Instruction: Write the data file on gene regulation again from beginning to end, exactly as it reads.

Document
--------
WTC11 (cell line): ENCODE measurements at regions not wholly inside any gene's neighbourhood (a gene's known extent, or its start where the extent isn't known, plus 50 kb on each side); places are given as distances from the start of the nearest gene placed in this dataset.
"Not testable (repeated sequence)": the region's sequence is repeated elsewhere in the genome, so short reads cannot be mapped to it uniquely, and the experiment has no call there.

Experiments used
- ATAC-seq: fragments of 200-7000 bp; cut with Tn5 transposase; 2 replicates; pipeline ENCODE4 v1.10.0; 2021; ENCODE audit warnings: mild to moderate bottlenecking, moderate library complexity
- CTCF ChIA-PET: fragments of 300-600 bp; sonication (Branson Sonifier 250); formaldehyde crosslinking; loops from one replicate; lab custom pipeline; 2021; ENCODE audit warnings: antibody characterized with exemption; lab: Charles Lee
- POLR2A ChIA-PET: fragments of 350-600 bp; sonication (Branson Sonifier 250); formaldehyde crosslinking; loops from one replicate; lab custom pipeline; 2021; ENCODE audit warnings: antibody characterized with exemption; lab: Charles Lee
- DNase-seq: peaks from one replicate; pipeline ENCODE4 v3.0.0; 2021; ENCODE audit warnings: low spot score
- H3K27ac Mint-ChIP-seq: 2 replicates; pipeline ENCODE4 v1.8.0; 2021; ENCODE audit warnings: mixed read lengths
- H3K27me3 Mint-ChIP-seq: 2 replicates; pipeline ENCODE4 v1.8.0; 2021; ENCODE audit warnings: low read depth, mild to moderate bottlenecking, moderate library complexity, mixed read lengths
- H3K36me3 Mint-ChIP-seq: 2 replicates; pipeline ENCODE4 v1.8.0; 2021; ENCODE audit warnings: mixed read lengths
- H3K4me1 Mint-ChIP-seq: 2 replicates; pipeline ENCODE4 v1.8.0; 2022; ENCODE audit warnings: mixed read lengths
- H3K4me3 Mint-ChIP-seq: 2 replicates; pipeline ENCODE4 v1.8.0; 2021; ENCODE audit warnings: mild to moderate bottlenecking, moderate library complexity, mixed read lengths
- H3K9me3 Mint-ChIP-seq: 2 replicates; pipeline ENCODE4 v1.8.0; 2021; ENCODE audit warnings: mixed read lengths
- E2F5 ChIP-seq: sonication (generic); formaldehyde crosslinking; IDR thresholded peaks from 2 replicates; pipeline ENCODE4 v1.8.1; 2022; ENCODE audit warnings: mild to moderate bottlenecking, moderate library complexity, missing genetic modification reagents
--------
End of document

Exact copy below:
WTC11 (cell line): ENCODE measurements at regions not wholly inside any gene's neighbourhood (a gene's known extent, or its start where the extent isn't known, plus 50 kb on each side); places are given as distances from the start of the nearest gene placed in this dataset.
"Not testable (repeated sequence)": the region's sequence is repeated elsewhere in the genome, so short reads cannot be mapped to it uniquely, and the experiment has no call there.

Experiments used
- ATAC-seq: fragments of 200-7000 bp; cut with Tn5 transposase; 2 replicates; pipeline ENCODE4 v1.10.0; 2021; ENCODE audit warnings: mild to moderate bottlenecking, moderate library complexity
- CTCF ChIA-PET: fragments of 300-600 bp; sonication (Branson Sonifier 250); formaldehyde crosslinking; loops from one replicate; lab custom pipeline; 2021; ENCODE audit warnings: antibody characterized with exemption; lab: Charles Lee
- POLR2A ChIA-PET: fragments of 350-600 bp; sonication (Branson Sonifier 250); formaldehyde crosslinking; loops from one replicate; lab custom pipeline; 2021; ENCODE audit warnings: antibody characterized with exemption; lab: Charles Lee
- DNase-seq: peaks from one replicate; pipeline ENCODE4 v3.0.0; 2021; ENCODE audit warnings: low spot score
- H3K27ac Mint-ChIP-seq: 2 replicates; pipeline ENCODE4 v1.8.0; 2021; ENCODE audit warnings: mixed read lengths
- H3K27me3 Mint-ChIP-seq: 2 replicates; pipeline ENCODE4 v1.8.0; 2021; ENCODE audit warnings: low read depth, mild to moderate bottlenecking, moderate library complexity, mixed read lengths
- H3K36me3 Mint-ChIP-seq: 2 replicates; pipeline ENCODE4 v1.8.0; 2021; ENCODE audit warnings: mixed read lengths
- H3K4me1 Mint-ChIP-seq: 2 replicates; pipeline ENCODE4 v1.8.0; 2022; ENCODE audit warnings: mixed read lengths
- H3K4me3 Mint-ChIP-seq: 2 replicates; pipeline ENCODE4 v1.8.0; 2021; ENCODE audit warnings: mild to moderate bottlenecking, moderate library complexity, mixed read lengths
- H3K9me3 Mint-ChIP-seq: 2 replicates; pipeline ENCODE4 v1.8.0; 2021; ENCODE audit warnings: mixed read lengths
- E2F5 ChIP-seq: sonication (generic); formaldehyde crosslinking; IDR thresholded peaks from 2 replicates; pipeline ENCODE4 v1.8.1; 2022; ENCODE audit warnings: mild to moderate bottlenecking, moderate library complexity, missing genetic modification reagents